If you’re spending £40 (ed: about $75 CAD) or more on a single malt, wouldn’t you want to know what’s in the bottle, rather than just the fancy name on the outside? Of course age isn’t everything and there are some very good young whiskies out there. But I think the thing that annoys consumers, and certainly annoys me, is the fact that people are bringing out NAS whiskies that are quite clearly younger than the whiskies they’re replacing, yet carry a 50% price increase.


Re-read that part in bold. That's not a mistake. Ah greed, the heart and soul of capitalism innovation. Without age statements, how can Macallan explain to the retailer, or the consumer, the difference between an $80 bottle of Macallan Gold and a $315 bottle of Macallan Ruby? Is it because the deeper colour means the Ruby expression contains a higher percentage of older spirit? But wait, don't distilleries present "age does not equal quality" as an argument in favour of NAS whisky? Why should consumers trust distillers whose narrative is internally inconsistent?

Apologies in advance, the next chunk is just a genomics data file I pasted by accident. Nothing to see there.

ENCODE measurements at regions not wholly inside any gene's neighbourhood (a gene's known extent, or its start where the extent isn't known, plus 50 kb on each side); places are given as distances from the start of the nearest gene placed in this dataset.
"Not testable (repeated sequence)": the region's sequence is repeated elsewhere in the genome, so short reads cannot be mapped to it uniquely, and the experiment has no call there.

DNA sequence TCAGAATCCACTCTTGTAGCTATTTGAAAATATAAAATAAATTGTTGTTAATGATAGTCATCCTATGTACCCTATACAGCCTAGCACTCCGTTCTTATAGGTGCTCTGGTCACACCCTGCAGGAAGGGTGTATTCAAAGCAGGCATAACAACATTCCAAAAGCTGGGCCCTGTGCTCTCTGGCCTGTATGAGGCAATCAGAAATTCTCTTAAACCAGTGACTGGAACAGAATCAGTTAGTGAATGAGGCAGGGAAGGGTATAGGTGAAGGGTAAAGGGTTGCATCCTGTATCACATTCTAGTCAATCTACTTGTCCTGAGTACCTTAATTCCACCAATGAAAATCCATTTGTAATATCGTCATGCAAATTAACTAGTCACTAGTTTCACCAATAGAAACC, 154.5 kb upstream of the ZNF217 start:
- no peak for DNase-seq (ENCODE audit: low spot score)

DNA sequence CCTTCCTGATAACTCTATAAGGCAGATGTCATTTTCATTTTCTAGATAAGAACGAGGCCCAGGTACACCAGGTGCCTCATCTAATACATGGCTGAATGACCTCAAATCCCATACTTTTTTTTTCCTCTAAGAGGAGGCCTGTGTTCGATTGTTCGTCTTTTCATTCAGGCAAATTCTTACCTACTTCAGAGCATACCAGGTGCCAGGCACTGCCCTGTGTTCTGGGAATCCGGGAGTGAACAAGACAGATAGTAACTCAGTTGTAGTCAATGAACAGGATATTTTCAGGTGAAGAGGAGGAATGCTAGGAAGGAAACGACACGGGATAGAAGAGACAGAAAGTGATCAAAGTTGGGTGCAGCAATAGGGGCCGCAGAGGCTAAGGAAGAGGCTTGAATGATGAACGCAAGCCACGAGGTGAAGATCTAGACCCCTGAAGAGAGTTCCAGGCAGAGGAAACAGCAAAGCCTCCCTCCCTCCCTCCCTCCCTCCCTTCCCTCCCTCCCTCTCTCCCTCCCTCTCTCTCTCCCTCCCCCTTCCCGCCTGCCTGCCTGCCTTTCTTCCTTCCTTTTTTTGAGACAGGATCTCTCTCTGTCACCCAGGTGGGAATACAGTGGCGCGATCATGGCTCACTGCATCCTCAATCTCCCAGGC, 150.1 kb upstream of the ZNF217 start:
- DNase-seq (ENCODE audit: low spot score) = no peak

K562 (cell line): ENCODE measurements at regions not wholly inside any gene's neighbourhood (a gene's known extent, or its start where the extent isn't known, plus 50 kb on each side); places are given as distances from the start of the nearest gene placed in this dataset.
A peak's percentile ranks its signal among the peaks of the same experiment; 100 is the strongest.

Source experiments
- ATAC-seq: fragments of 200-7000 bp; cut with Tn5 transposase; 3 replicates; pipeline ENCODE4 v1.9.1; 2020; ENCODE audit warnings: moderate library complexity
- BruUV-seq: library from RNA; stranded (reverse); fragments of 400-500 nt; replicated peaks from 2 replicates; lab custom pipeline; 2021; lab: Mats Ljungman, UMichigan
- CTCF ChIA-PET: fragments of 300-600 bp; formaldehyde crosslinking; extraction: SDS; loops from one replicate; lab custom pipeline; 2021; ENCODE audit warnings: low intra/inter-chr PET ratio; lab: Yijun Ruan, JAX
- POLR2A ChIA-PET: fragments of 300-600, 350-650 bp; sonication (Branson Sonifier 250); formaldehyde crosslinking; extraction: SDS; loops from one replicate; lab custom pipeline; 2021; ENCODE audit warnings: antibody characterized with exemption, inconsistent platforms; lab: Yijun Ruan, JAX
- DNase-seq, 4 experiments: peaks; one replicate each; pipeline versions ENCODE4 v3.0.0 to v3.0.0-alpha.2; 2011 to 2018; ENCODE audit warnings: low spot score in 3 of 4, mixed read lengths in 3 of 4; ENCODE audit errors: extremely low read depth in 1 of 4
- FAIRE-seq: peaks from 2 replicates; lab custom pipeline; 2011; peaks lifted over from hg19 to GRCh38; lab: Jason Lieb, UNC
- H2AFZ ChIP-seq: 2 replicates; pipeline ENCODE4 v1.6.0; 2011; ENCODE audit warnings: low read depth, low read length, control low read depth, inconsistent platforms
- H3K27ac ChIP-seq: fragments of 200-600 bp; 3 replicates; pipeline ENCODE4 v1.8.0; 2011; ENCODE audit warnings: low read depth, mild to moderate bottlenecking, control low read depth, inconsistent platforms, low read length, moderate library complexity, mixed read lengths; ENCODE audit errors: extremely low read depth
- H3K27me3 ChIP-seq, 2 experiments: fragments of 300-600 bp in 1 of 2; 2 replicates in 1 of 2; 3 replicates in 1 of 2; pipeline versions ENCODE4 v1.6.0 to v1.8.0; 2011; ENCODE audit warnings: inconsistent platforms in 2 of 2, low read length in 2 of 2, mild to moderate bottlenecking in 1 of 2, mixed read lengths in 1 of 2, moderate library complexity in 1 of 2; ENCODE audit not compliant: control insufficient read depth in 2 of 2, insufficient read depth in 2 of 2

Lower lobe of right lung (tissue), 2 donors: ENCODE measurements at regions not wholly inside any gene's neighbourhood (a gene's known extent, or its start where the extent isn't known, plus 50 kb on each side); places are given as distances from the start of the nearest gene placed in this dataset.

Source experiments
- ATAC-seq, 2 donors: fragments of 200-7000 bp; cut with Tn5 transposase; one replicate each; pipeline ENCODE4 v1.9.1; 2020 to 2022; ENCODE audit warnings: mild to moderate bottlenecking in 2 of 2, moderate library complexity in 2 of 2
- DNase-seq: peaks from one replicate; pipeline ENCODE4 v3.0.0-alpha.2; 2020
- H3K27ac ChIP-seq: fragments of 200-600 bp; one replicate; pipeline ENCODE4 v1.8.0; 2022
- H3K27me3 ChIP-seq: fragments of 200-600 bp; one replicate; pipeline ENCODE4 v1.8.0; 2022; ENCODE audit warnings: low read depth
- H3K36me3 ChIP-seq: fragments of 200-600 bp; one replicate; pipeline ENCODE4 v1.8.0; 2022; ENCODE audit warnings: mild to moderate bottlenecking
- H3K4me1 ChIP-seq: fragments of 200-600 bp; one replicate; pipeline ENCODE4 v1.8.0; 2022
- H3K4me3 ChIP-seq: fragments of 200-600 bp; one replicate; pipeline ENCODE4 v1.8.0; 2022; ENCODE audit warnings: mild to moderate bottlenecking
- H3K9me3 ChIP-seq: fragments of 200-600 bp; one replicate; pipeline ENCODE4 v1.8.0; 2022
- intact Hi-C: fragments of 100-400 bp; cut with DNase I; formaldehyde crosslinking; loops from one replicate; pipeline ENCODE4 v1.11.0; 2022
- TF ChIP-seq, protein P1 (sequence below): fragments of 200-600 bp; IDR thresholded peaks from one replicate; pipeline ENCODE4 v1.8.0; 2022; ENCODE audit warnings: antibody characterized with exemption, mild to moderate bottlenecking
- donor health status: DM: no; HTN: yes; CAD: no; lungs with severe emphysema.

The argument against NAS scotch boils down to economics: distilleries are producing and bottling younger scotch which lowers the cost of production. HOWEVER, they are charging the same price (or sometimes more) for malt whiskies with catchy names (Superstition, Amber, Storm, Rare Cask, Cigar Malt Reserve) as they would for age guaranteed scotch. The anti-NAS crowd calls shenanigans. Shenanigans has been declared !


I declare shenanigans !!!

My take


I've had a few NAS expressions. I've liked many of them. Loved a few of them. A good friend of mine loves Macallan Sienna. Aberlour A'Bunnadh is a favourite among many scotch enthusiasts. Laphroaig's Quarter Cask is one of my favourite malts. To Laphroaig's credit, they don't try to hide the fact that QC contains whiskies as young as 5 years old. Their promotional video states that QC contains whiskies between 5 and 11 years old.  Shouldn't taste be the only thing that matters? Maybe.